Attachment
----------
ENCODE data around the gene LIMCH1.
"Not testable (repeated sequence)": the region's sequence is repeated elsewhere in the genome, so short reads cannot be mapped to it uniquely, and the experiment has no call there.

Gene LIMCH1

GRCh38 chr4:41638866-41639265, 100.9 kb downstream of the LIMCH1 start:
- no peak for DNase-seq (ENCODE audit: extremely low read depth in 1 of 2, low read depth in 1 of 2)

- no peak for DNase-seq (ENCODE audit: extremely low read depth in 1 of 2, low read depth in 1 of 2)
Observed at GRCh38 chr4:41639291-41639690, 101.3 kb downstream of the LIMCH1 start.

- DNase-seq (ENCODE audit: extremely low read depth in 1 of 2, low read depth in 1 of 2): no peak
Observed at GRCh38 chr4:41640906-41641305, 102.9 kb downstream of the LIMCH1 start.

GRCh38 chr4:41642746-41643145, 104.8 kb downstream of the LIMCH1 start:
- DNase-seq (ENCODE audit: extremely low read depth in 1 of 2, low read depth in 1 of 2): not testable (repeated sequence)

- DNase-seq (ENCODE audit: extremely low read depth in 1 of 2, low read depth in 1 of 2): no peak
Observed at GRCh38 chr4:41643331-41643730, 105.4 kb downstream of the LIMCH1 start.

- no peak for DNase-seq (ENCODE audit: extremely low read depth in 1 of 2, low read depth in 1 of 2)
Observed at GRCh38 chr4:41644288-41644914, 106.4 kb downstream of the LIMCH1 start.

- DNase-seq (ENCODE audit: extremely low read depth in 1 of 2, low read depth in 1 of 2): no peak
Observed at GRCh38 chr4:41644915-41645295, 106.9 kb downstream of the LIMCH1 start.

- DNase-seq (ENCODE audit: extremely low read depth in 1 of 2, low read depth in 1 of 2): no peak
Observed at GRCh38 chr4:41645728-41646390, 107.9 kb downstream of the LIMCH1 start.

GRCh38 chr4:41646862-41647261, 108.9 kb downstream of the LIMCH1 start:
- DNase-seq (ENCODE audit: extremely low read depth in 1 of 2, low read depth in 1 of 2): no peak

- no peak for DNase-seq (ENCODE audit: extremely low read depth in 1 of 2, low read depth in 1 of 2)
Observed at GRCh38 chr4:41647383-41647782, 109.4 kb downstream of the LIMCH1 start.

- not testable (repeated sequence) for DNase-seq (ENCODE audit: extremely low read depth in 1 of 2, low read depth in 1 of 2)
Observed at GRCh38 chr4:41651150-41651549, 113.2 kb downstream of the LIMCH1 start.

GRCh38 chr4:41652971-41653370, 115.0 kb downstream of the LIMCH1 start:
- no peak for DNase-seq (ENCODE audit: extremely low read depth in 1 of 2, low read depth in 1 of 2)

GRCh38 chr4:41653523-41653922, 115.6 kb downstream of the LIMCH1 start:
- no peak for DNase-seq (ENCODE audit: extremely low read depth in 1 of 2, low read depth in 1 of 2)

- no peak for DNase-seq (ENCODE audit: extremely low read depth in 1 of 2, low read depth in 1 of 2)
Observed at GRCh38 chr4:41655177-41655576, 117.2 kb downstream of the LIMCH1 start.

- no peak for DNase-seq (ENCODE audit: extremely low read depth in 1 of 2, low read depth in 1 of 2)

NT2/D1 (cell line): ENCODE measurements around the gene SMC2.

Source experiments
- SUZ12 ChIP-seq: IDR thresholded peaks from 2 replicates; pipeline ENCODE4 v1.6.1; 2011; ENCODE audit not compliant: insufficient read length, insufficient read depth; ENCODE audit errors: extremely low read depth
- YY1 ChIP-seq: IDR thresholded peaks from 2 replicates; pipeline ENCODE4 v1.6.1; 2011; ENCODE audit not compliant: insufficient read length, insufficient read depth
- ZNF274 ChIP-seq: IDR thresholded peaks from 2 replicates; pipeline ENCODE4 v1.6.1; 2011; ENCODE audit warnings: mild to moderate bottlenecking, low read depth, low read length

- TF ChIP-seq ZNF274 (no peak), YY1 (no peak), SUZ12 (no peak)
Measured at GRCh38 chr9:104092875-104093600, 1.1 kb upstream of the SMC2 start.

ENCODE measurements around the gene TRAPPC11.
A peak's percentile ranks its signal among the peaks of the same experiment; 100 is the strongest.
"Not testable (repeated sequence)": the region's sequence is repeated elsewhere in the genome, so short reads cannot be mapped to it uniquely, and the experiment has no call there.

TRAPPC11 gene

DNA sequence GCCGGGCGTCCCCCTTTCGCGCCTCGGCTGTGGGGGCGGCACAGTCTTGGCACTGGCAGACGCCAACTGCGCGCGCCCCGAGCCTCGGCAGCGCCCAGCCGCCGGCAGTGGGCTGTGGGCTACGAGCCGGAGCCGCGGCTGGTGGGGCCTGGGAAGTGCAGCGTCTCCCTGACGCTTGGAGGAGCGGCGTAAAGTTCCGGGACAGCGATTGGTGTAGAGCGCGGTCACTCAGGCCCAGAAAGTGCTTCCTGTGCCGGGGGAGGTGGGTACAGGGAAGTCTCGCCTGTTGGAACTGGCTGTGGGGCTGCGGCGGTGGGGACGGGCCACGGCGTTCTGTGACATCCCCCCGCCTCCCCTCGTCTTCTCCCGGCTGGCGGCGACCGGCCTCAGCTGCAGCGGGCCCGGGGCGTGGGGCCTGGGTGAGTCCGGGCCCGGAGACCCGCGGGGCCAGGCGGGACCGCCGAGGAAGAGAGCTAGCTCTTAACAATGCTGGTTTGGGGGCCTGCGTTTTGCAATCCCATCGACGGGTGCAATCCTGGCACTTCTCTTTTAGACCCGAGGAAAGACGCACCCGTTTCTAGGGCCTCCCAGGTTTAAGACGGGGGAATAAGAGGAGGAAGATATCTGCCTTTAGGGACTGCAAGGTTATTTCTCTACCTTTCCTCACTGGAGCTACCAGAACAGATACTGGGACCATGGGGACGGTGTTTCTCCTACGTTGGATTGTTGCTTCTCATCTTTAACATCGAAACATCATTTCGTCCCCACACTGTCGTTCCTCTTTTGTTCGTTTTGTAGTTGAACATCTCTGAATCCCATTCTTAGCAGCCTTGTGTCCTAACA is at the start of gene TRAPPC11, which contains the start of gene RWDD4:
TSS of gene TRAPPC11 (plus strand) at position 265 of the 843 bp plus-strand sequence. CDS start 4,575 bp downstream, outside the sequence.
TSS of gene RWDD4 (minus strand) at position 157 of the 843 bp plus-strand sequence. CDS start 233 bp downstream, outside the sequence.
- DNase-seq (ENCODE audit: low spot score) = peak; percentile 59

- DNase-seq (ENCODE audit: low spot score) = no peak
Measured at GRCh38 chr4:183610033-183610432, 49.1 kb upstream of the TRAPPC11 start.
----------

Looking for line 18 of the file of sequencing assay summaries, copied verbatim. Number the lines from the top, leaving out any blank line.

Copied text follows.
- DNase-seq (ENCODE audit: extremely low read depth in 1 of 2, low read depth in 1 of 2): no peak